gray_wolves by truth4reviews


									Gray Wolves

The term gray wolf covers a particular species and not all of them are
gray in color. They can be shades of gray, brown, black, or a combination
of them. This is the largest species of wolves out there in the world as
far as their size. Yet their numbers have dropped low enough at times to
make them on the verge of extinction. Many successful programs though
have been implemented so that their numbers have been on the rise again
over the past ten years.

Some of the common locations where you will find gray wolves include the
Southern portion of the United States and along the Rockie Mountains.
They majority of them live in the state of Alaska. They are also found
all over the world with an overall population of about 200,000. This is
very low when you consider that in the 1950’s there were more than two
million gray wolves to be found. The gray wolves are also the species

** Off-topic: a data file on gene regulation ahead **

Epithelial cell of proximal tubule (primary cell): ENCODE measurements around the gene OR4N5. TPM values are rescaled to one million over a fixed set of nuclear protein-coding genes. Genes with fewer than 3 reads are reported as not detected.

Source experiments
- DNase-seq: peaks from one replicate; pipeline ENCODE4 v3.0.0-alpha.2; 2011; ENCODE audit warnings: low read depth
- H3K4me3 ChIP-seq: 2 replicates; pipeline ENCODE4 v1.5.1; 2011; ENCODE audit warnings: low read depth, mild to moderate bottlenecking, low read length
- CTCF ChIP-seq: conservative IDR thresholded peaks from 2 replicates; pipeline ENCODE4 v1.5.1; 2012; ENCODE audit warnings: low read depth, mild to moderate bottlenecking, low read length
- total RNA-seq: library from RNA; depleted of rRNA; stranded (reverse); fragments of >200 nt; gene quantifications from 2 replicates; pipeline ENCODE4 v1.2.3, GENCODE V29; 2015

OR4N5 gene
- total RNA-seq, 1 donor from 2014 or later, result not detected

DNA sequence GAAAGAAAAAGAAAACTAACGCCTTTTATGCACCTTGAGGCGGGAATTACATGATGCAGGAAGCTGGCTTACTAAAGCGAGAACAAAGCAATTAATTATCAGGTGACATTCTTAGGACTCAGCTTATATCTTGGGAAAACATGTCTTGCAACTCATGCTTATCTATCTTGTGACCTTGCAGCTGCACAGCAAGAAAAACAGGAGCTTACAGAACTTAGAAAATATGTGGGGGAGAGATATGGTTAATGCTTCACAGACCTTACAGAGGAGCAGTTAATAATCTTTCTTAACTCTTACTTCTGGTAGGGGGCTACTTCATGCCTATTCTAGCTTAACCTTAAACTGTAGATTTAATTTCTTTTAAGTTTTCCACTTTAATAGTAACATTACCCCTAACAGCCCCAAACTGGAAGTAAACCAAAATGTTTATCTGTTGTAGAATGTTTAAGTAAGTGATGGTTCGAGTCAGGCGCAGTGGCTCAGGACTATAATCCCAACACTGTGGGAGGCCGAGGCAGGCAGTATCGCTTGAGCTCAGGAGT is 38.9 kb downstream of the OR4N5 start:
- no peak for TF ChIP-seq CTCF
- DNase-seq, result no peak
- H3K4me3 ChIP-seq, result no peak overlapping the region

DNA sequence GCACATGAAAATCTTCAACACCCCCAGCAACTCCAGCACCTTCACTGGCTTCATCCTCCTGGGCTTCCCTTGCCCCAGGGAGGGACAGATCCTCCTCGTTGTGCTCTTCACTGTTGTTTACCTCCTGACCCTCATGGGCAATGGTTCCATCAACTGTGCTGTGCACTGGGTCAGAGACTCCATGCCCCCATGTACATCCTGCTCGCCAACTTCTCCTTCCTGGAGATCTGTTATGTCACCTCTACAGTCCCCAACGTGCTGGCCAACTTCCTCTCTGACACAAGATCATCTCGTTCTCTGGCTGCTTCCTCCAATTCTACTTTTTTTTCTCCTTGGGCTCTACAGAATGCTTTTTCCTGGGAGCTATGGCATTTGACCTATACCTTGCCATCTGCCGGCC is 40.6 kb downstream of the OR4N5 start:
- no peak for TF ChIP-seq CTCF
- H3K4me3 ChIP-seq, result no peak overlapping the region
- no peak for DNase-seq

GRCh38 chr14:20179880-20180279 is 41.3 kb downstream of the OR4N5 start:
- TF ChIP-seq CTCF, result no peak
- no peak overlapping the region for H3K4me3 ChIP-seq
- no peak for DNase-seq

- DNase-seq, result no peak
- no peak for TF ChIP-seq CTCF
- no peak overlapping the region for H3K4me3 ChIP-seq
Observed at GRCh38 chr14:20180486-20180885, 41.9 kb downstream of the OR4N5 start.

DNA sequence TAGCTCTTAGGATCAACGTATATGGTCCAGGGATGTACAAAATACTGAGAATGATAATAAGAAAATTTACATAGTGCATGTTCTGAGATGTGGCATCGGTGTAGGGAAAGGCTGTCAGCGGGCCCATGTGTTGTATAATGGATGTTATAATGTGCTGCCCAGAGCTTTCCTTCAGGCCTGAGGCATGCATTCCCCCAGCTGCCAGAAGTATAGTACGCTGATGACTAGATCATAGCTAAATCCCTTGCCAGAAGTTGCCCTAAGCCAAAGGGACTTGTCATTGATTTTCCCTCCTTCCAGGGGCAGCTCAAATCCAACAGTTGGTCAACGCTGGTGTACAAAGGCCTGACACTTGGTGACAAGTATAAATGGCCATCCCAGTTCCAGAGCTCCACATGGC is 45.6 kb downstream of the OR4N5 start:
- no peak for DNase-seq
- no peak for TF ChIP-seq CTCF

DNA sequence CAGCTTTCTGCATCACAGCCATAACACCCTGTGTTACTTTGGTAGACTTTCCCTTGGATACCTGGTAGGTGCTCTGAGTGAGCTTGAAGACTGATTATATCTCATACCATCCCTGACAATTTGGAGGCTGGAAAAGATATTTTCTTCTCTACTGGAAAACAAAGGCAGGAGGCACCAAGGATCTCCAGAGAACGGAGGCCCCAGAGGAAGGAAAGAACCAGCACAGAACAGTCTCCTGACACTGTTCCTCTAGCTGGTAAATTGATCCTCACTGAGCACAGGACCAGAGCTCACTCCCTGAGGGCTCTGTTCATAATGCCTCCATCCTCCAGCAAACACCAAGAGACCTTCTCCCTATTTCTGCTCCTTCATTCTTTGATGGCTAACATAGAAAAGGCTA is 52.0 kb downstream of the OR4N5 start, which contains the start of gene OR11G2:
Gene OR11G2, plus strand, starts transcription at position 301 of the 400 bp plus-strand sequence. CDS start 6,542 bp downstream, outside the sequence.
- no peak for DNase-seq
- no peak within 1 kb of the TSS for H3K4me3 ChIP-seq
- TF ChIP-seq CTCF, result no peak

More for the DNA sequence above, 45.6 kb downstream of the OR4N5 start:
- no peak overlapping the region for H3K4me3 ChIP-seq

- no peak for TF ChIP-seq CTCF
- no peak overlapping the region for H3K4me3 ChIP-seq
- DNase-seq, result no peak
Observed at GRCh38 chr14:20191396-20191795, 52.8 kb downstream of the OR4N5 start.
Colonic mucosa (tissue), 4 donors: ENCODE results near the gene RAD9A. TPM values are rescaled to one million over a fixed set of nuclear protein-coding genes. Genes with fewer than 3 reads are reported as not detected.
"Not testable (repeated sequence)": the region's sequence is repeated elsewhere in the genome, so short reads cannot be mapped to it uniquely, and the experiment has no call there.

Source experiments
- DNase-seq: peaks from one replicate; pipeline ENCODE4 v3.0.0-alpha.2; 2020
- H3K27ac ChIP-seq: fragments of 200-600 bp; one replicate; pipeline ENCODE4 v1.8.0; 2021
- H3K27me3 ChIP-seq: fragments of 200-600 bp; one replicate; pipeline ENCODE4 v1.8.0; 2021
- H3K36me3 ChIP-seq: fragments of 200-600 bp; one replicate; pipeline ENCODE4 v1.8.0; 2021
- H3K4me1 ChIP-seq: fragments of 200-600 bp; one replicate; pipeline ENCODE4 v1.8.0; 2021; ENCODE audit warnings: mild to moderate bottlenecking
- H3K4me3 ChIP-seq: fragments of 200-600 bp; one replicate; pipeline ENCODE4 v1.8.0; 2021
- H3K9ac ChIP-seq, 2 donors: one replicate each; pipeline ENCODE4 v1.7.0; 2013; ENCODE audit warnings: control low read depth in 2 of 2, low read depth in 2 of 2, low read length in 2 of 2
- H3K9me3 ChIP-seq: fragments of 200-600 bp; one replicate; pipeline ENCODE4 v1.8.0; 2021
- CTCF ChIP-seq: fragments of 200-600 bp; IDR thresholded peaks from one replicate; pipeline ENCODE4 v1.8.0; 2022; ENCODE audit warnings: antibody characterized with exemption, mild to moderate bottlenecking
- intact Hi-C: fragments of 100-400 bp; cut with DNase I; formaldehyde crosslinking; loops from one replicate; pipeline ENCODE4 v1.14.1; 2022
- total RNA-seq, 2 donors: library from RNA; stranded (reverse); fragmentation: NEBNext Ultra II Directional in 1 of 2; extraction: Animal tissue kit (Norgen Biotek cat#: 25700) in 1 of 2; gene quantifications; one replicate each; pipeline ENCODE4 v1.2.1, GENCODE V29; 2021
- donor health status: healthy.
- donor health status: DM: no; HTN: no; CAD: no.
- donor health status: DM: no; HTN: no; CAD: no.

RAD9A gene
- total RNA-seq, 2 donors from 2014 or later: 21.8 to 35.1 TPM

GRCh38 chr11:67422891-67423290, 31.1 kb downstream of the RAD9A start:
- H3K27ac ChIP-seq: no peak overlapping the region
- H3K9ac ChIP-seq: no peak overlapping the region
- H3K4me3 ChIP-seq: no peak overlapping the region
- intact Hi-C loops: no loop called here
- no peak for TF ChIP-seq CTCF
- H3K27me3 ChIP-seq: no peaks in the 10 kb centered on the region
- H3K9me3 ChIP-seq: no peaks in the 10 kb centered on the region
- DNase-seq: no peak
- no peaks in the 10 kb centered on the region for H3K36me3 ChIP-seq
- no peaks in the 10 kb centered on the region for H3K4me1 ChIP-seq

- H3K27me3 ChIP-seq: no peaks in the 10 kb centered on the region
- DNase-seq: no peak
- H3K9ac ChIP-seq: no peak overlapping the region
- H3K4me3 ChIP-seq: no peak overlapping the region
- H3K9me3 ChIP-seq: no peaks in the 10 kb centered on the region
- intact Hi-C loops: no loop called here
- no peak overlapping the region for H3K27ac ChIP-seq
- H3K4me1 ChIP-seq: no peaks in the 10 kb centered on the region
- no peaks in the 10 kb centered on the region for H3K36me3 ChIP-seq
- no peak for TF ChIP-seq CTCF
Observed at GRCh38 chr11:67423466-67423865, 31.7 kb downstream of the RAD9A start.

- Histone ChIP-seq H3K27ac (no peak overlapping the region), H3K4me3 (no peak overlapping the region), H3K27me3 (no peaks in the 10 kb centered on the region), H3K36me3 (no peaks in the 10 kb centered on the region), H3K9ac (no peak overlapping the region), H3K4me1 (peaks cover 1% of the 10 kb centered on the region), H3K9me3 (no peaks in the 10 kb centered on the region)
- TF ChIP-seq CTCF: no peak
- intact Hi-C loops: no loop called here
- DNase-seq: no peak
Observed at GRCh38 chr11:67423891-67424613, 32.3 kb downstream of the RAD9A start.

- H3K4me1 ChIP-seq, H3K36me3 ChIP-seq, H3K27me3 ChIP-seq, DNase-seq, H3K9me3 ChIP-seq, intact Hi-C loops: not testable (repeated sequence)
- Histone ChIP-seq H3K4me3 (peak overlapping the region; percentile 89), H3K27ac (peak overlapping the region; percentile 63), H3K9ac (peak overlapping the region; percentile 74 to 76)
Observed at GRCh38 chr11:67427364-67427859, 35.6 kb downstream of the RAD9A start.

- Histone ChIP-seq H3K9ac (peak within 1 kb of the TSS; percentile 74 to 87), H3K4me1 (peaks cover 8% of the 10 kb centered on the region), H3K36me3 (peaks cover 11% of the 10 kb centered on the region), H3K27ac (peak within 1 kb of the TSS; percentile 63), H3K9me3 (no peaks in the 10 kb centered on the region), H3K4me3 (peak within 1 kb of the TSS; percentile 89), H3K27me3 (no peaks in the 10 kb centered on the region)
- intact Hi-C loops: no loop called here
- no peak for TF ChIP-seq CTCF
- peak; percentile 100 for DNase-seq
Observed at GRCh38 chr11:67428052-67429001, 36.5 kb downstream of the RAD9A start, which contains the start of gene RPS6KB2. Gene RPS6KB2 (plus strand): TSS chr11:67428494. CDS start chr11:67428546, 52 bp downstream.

that were introduced to Yellowstone in 1995 and continue to thrive there.

They are very good hunters and these locations where they live offer them
plenty of food in the way of large animals such as deer and elk. When
these types of larger prey are scarce they will turn to eating rabbits
and mice. They will also eat any left over food they find from other
hunters if they are hungry enough. Each pack of gray wolves features and
alpha male and an alpha female. There are about 7-9 wolves in each pack.

There has been plenty   of observation done over the years relating to gray
wolves. What is known   is that they develop very strong relationships with
their pack. They will   fight to the death with other predators to protect
their unit. They also   have very effective ways of communicating with each
other with sounds and   with body actions that resemble affection.

They take very good care of the young pups when they are born. These pups
are completely helpless as they are both deaf and blind at birth.
Everyone in the pack works together to ensure the needs of the young are
met. When they are about 10 months old they are able to join in on the
hunts for food. The average life span of a gray wolf in the wild is ten
years. Many of them have successfully lived twenty or more years though
in captivity.

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